Jump to content
Check out our exclusive articles, videos and font downloads on Patreon!

The curious case of Verdana Pro Condensed

Recommended Posts

Riccardo Sartori

Recently I was looking for a complementary typeface to pair with Sitka, the somewhat obscure serif designed by Matthew Carter for Microsoft.

It is a lovely typeface, designed with an emphasis on legibility that offers many optical sizes to boot.

Searching for a complementary contrasting sans, I started to look for typefaces from the same designer, as I most often do.

It turns out, there are not many Matthew Carter designed sans serifs.

However, his most famous one, Verdana, seems to accompany well with Sitka (in fact, the eponymous Carter Sans could almost be seen as an interpolation between Sitka and Verdana).

So I start looking for ways to make Verdana work despite its general overuse and avoiding web y2k vibes.

First, I discover that at least the latest versions of non-Pro Verdana bundled with Windows include a stylistic set with a non-seriffed |I| (that is what I call a good start).

Second, even better, I find out that Verdana Pro is available, together with several other typefaces, as an optional download for Windows (nothing comparable with what is available on mac OS, but still).

This give me access to several additional weights and a condensed width, right?

Not exactly.

You see, Verdana already had a semi-condensed and condensed styles, they are called Tahoma and Nina, respectively. It is right in the promotional material!

23361.jpg

So, while, for example, Georgia Pro Condensed, as the name implies, is just a condensed version of Georgia, Verdana Pro Condensed is not (just) a condensed Verdana.

Let me illustrate:

verd-taho-nina.png.5449c683c4013d3ad1028d159464d210.png

What is going on?

It took me a bit to find an explanation, then I think I figured it out.

Verdana has the same ratio between caps-height and x-height as Sitka Text has. While that ratio in Verdana Pro Condensed is inbetween those of Sitka Display and Sitka Banner.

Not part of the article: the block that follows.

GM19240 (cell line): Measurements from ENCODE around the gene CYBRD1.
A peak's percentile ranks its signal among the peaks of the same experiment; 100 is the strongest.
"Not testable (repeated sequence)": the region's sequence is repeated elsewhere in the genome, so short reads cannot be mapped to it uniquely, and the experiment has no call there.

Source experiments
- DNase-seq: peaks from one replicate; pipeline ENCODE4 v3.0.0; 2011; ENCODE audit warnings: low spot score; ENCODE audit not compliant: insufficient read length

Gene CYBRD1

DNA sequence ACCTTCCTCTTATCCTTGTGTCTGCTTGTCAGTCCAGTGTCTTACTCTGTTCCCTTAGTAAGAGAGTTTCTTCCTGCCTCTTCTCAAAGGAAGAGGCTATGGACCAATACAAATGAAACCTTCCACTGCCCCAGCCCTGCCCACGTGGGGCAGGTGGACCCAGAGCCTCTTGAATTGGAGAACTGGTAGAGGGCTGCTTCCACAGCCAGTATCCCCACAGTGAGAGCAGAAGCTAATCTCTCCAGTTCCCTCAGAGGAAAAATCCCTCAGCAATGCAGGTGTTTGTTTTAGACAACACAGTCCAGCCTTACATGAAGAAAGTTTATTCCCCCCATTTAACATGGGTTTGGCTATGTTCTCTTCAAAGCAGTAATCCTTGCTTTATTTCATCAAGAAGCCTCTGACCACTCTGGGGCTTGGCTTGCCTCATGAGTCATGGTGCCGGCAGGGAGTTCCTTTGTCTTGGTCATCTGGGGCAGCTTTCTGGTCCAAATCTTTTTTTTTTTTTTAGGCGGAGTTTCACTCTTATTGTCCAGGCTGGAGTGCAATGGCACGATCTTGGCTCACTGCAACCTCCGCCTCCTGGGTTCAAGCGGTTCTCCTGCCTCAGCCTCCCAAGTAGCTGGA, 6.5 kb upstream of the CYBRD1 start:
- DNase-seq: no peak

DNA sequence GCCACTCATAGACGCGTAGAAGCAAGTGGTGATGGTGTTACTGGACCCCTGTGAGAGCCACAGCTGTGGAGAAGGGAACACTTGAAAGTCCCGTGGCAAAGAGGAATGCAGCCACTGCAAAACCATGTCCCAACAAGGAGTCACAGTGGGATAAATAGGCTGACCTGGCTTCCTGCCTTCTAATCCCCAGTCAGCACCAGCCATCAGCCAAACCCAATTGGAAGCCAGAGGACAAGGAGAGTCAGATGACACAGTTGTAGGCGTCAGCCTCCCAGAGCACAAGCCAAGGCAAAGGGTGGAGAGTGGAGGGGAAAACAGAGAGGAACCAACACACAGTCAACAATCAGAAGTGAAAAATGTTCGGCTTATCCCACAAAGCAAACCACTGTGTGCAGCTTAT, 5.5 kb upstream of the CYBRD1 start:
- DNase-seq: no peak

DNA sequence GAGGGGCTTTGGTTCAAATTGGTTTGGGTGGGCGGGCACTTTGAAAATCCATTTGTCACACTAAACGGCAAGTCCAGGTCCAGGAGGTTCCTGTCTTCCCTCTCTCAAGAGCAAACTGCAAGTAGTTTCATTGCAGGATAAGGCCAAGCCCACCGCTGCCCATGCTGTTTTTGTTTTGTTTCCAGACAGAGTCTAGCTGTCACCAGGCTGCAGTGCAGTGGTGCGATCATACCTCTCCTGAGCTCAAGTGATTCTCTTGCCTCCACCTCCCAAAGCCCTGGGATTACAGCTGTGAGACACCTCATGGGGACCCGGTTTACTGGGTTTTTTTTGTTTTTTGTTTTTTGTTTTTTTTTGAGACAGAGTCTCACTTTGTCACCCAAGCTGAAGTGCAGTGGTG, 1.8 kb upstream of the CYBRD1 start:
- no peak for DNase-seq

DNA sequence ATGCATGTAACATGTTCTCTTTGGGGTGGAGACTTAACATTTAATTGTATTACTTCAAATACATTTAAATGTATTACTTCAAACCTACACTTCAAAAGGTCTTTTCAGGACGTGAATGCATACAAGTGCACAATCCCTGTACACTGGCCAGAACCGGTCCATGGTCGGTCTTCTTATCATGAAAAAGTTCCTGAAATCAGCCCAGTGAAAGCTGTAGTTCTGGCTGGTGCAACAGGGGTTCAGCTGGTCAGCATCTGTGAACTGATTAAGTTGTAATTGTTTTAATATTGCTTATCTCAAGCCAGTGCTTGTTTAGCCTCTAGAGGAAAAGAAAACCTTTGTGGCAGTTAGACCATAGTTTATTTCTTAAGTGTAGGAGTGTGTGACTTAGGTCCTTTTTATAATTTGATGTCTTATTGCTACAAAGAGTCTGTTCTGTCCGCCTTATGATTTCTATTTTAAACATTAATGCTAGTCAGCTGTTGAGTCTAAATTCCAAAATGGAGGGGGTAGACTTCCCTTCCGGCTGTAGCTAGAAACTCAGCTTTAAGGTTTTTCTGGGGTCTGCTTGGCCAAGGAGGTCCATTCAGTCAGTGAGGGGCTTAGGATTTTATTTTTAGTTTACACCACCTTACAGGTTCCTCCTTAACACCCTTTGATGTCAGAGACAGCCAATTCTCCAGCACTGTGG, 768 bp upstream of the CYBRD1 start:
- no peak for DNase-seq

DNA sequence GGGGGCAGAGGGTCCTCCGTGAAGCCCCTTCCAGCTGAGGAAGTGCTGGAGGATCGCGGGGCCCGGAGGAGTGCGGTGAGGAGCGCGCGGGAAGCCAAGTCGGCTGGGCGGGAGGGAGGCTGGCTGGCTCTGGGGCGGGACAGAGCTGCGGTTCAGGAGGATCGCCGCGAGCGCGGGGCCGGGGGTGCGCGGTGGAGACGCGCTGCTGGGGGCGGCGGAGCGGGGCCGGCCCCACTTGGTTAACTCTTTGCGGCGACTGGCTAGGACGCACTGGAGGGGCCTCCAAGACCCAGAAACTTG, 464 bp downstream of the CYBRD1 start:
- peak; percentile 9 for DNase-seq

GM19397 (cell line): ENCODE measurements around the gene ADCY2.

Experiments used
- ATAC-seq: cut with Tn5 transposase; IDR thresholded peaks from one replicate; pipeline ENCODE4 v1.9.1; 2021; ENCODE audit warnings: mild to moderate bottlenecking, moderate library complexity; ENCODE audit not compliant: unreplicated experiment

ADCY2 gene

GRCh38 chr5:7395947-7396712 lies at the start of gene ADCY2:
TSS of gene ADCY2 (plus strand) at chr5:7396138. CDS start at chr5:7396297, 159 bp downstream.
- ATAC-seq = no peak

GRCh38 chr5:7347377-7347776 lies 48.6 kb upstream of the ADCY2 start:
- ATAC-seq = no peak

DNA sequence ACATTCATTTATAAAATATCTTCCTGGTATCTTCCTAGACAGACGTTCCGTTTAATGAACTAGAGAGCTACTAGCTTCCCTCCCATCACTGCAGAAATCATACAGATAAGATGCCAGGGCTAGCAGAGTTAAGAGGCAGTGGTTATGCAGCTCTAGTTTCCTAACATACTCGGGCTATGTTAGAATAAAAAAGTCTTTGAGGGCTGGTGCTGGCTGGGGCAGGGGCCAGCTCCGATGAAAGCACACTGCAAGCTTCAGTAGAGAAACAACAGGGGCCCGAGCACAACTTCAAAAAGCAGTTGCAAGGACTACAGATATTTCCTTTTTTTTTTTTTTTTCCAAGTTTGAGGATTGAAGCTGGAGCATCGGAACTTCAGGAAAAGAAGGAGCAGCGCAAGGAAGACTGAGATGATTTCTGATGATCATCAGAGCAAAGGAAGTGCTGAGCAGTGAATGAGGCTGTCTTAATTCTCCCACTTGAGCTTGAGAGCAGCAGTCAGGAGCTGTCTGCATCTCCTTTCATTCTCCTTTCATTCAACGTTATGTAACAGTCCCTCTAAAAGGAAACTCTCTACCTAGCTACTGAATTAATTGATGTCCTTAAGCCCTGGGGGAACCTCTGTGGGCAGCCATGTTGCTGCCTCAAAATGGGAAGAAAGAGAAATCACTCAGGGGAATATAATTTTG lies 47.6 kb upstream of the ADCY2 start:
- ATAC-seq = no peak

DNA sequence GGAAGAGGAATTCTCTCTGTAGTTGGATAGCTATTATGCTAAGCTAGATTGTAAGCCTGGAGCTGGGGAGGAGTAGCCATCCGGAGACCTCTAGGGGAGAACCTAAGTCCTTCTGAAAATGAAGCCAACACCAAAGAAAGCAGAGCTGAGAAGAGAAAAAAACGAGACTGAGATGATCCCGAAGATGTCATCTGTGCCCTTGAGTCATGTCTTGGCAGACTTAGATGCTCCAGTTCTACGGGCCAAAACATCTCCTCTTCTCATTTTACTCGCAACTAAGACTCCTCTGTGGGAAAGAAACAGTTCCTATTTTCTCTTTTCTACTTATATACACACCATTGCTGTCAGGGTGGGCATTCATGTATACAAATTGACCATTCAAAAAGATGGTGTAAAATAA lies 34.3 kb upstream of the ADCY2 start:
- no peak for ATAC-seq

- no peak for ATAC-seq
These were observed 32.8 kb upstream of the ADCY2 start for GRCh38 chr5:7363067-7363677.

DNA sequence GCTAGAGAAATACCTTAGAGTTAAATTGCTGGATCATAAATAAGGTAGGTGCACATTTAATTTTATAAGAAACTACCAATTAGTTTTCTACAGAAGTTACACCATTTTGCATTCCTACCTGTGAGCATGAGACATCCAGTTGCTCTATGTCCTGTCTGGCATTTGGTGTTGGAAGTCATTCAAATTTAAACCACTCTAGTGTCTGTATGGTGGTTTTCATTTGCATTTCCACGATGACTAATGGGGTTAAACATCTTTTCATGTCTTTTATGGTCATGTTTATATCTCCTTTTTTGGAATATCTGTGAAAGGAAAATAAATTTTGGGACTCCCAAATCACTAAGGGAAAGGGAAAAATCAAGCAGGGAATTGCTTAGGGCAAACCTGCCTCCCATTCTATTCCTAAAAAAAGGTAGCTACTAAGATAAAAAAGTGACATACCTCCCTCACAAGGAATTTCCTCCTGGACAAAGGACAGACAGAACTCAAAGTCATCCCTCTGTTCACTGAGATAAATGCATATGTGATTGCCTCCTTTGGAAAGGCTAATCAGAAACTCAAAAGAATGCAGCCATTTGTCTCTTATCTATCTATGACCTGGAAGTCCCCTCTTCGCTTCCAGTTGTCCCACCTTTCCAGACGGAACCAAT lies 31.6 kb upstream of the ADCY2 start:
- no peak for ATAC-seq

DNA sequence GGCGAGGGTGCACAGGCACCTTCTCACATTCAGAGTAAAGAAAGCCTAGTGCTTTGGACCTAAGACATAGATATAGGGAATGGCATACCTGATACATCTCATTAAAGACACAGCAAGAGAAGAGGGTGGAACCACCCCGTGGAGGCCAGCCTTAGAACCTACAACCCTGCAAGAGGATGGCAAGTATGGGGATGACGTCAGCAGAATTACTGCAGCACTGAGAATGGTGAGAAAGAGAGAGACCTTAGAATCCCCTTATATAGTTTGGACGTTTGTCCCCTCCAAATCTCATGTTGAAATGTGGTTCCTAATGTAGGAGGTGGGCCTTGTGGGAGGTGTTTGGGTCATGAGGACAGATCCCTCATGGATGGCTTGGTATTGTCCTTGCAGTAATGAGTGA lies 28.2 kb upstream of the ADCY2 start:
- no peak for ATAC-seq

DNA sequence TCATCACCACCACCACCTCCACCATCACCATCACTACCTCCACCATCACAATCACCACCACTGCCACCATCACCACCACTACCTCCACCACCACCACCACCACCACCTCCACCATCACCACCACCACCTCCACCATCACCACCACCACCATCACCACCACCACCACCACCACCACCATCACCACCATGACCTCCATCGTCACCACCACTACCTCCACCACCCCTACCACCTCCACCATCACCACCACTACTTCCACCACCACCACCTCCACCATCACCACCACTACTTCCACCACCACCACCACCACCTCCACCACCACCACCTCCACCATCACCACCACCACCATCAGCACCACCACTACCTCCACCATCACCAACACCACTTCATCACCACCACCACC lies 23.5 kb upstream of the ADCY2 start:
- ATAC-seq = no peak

verda-sitka.png.181c7968856a5caf4b0ae4166234bb12.png

So, in conclusion, speaking of standardising font names, I think that Verdana Pro Condensed should really be called Verdana Pro Display, because it is not so much a width variation, but rather an oprical size.

Oh, I also would not mind seeing all the aforementioned typefaces (Verdana, Tahoma, Nina, Carter Sans, and Sitka) all grouped together as a big “Carter Superfamily”.

  • Like 2
Link to comment
Riccardo Sartori
On 4/24/2021 at 5:15 PM, Riccardo Sartori said:

discover that at least the latest versions of non-Pro Verdana bundled with Windows include a stylistic set with a non-seriffed |I|

That said, I would be very curious to know what the second stylistic set included in Verdana and Verdana Pro does, but I have no idea.

There is a way to know what any given stylistic set does?

Link to comment

Create an account or sign in to comment

You need to be a member in order to leave a comment

Create an account

Sign up for a new account in our community. It's easy!

Register a new account

Sign in

Already have an account? Sign in here.

Sign In Now

Our partners

Curated quality fonts from I Love Typography.
Font Licensing Made Easy.
Great Design Assets Just Got Affordable.
The largest selection of professional fonts for any project. Over 130,000 available fonts, and counting.
Discover the fonts from the Germany foundry FDI Type. A brand of Schriftkontor Ralf Herrmann.
Discover the Best Deals for Freelance Designers.
Download FDI Neumeister free of charge …
×
×
  • Create New...

🍪 Important Information:

This website uses functional cookies.